‘We recognise that for some employers, this may well be a challenge.
‘We understand the financial dimensions that are involved in this.’
Last month government ministers on both sides of the Irish border held talks on how to co-ordinate their response to the coronavirus spread. Pictured: Mr Harris holding a coronavirus leaflet at Dublin Airport on February 28
On Monday, the Government unveiled a financial aid package worth up to 2.4 billion euro.
Under the plans private sector workers affected by coronavirus will receive 305 euro per week from their first day of illness.
Mr Donohoe said these plans have been put in place for public health reasons.
‘We recognise that for many workers within our country, taking this decision is one that does have financial consequences and we want to ensure that the measures are in place to minimise financial concerns as employees, and as employers make decisions in relation to their own health,’ Mr Donohoe added.
The first case in Northern Ireland was made public last month. Pictured: A man wearing a facemask in Dublin Airport
‘This is the reason why on Monday, Minister (Heather) Humphreys and I, in conjunction with the Government, made the decision in relation to the availability of illness payments, the qualifying period that is necessary before you can access that payment and we also increased the value of that payment by over 100 euro.’
Minister for Business Heather Humphreys outlined a number of measures which Irish businesses can avail of to help stem the impact of the coronavirus outbreak.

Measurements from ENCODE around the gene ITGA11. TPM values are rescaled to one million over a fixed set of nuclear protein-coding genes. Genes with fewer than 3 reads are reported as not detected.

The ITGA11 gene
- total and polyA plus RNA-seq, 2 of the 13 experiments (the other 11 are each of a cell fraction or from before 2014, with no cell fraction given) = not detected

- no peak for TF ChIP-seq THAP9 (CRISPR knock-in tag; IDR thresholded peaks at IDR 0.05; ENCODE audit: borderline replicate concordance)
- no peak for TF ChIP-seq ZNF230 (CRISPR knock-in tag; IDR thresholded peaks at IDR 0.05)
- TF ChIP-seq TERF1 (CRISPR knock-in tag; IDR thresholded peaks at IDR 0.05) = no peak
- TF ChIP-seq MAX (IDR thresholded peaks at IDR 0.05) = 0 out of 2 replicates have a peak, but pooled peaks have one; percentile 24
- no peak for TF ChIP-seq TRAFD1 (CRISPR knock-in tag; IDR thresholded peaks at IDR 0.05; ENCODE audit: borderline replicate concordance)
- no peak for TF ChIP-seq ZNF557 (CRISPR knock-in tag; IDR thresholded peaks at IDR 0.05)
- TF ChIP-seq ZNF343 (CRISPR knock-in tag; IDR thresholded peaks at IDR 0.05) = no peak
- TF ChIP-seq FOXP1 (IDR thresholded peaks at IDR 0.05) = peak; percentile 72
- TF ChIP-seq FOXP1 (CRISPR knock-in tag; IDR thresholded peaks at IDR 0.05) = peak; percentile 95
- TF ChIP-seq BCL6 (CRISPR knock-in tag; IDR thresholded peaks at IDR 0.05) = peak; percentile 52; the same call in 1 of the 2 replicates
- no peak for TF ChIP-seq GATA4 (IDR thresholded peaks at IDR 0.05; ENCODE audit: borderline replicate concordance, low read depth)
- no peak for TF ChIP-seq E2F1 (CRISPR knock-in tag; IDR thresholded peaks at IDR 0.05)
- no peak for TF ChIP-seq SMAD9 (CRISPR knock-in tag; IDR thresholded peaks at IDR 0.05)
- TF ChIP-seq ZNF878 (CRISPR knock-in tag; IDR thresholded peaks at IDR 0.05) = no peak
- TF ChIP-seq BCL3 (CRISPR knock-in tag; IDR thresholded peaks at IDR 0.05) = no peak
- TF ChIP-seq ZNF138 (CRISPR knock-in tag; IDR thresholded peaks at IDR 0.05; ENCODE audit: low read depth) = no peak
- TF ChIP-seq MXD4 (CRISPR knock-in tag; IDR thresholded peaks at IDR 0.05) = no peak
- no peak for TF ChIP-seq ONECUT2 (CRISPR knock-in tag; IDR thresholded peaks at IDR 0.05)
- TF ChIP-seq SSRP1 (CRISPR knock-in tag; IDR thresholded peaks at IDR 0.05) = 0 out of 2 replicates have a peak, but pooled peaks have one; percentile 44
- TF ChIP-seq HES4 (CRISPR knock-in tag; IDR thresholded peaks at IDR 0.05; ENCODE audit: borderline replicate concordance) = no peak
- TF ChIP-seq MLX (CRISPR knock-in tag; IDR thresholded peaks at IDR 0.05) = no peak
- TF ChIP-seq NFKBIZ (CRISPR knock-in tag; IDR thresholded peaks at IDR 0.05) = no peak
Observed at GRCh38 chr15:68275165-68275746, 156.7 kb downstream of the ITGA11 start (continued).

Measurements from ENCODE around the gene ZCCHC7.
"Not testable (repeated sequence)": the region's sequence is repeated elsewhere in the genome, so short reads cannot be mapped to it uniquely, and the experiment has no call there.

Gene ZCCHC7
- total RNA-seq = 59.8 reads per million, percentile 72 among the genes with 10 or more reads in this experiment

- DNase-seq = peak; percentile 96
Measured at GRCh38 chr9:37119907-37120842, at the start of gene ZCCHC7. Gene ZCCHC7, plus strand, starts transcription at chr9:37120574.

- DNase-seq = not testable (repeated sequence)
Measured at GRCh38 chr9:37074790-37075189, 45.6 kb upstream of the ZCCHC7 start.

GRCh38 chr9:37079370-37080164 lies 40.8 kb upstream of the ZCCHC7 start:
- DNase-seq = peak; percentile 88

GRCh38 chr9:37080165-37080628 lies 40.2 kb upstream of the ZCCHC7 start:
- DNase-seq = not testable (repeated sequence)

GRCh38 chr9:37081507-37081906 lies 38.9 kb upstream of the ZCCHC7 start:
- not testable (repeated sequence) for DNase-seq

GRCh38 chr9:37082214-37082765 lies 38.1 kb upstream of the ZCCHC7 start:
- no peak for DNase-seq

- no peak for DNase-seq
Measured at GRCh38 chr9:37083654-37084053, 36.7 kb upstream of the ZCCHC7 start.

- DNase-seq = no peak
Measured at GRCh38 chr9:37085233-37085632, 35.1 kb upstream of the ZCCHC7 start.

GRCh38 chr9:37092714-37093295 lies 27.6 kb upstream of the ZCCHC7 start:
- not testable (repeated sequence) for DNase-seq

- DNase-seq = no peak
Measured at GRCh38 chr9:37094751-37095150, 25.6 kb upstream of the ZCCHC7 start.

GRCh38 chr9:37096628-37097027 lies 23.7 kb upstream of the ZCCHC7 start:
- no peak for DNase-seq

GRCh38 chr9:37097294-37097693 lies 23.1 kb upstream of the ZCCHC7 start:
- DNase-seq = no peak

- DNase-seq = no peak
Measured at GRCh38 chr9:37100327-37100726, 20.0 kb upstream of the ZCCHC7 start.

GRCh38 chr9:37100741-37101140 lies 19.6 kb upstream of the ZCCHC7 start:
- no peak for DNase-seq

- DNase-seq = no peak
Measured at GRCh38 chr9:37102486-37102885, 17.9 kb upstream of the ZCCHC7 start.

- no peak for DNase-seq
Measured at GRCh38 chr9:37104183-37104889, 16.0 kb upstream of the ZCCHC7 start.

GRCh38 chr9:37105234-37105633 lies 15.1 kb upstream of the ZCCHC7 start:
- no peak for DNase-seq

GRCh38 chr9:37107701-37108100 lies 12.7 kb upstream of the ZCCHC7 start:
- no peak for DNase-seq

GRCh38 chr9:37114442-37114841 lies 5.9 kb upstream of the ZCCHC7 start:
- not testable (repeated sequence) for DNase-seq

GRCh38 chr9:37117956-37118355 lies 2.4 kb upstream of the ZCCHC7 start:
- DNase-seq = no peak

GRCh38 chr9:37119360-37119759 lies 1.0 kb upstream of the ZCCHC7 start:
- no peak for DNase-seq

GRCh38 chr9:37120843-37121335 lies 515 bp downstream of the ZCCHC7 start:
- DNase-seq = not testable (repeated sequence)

She said: ‘We have introduced a number of supports this week including a 200 million euro working capital scheme.
‘That means any business that is impacted by the coronavirus can make an application for assistance.
‘It will help them with the liquidity problems because cash flow and liquidity will be one of the first issues that will face businesses.’
There is a 200 million euro enterprise fund available while enterprise offices are offering vouchers of between 2,500 euro and 10,000 euro.
The first case of coronavirus confirmed in the Irish Republic is a man who contracted the killer virus in northern Italy. Pictured: Health Minister Simon Harris meets staff running a coronavirus public awareness campaign in Dublin Airport
‘The situation is changing from day to day and we will continue to work with stakeholders to respond to ongoing developments,’ Ms Humphreys added.
‘I’m asking businesses to show some flexibility and solidarity with the workers in terms of sick pay.’
Ms Humphreys also urged the public not to panic buy adding that retailers have ensured her there is a sufficient supply chain.
‘I would say to people, do not panic buy as that in itself causes shortages,’ she added.
Mr Donohoe said the escalating challenges around coronavirus will influence the political discussions around forming a government.
‘This will be a very demanding political exercise but we are truly in extraordinary times,’ Mr Donohoe added.